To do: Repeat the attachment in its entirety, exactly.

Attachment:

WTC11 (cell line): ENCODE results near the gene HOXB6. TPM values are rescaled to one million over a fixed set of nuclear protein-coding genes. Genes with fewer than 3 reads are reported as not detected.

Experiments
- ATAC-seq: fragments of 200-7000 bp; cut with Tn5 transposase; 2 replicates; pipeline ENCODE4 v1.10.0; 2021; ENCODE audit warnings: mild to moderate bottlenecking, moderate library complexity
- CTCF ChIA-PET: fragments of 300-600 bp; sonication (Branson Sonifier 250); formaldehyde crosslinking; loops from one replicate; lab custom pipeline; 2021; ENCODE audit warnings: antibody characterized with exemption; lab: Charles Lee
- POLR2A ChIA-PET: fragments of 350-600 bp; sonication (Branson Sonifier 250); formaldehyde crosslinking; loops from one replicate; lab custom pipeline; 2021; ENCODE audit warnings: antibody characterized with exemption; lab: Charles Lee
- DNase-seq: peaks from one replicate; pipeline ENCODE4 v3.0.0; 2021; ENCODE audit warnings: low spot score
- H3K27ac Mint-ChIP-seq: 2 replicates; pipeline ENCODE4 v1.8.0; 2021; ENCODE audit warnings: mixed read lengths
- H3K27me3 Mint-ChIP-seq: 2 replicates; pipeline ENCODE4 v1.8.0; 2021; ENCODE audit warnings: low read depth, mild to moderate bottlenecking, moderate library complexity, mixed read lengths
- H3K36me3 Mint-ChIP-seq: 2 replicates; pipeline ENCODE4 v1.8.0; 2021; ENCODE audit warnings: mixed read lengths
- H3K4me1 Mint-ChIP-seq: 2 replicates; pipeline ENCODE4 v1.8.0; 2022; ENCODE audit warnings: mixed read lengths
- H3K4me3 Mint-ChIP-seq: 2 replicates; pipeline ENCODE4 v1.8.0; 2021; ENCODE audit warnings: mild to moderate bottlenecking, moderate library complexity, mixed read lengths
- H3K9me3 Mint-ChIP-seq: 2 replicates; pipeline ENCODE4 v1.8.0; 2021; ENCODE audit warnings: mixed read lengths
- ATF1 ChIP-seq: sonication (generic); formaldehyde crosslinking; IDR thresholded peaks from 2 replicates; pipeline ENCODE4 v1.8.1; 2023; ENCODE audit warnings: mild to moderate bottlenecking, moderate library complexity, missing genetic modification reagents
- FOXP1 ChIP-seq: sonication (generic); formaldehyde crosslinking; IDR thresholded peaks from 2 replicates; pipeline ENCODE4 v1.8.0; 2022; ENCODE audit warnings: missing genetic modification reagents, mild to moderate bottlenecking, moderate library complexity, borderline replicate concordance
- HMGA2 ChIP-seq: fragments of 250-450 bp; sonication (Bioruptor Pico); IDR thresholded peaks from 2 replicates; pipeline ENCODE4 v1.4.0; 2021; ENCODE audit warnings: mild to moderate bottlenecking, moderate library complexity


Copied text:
WTC11 (cell line): ENCODE results near the gene HOXB6. TPM values are rescaled to one million over a fixed set of nuclear protein-coding genes. Genes with fewer than 3 reads are reported as not detected.

Experiments
- ATAC-seq: fragments of 200-7000 bp; cut with Tn5 transposase; 2 replicates; pipeline ENCODE4 v1.10.0; 2021; ENCODE audit warnings: mild to moderate bottlenecking, moderate library complexity
- CTCF ChIA-PET: fragments of 300-600 bp; sonication (Branson Sonifier 250); formaldehyde crosslinking; loops from one replicate; lab custom pipeline; 2021; ENCODE audit warnings: antibody characterized with exemption; lab: Charles Lee
- POLR2A ChIA-PET: fragments of 350-600 bp; sonication (Branson Sonifier 250); formaldehyde crosslinking; loops from one replicate; lab custom pipeline; 2021; ENCODE audit warnings: antibody characterized with exemption; lab: Charles Lee
- DNase-seq: peaks from one replicate; pipeline ENCODE4 v3.0.0; 2021; ENCODE audit warnings: low spot score
- H3K27ac Mint-ChIP-seq: 2 replicates; pipeline ENCODE4 v1.8.0; 2021; ENCODE audit warnings: mixed read lengths
- H3K27me3 Mint-ChIP-seq: 2 replicates; pipeline ENCODE4 v1.8.0; 2021; ENCODE audit warnings: low read depth, mild to moderate bottlenecking, moderate library complexity, mixed read lengths
- H3K36me3 Mint-ChIP-seq: 2 replicates; pipeline ENCODE4 v1.8.0; 2021; ENCODE audit warnings: mixed read lengths
- H3K4me1 Mint-ChIP-seq: 2 replicates; pipeline ENCODE4 v1.8.0; 2022; ENCODE audit warnings: mixed read lengths
- H3K4me3 Mint-ChIP-seq: 2 replicates; pipeline ENCODE4 v1.8.0; 2021; ENCODE audit warnings: mild to moderate bottlenecking, moderate library complexity, mixed read lengths
- H3K9me3 Mint-ChIP-seq: 2 replicates; pipeline ENCODE4 v1.8.0; 2021; ENCODE audit warnings: mixed read lengths
- ATF1 ChIP-seq: sonication (generic); formaldehyde crosslinking; IDR thresholded peaks from 2 replicates; pipeline ENCODE4 v1.8.1; 2023; ENCODE audit warnings: mild to moderate bottlenecking, moderate library complexity, missing genetic modification reagents
- FOXP1 ChIP-seq: sonication (generic); formaldehyde crosslinking; IDR thresholded peaks from 2 replicates; pipeline ENCODE4 v1.8.0; 2022; ENCODE audit warnings: missing genetic modification reagents, mild to moderate bottlenecking, moderate library complexity, borderline replicate concordance
- HMGA2 ChIP-seq: fragments of 250-450 bp; sonication (Bioruptor Pico); IDR thresholded peaks from 2 replicates; pipeline ENCODE4 v1.4.0; 2021; ENCODE audit warnings: mild to moderate bottlenecking, moderate library complexity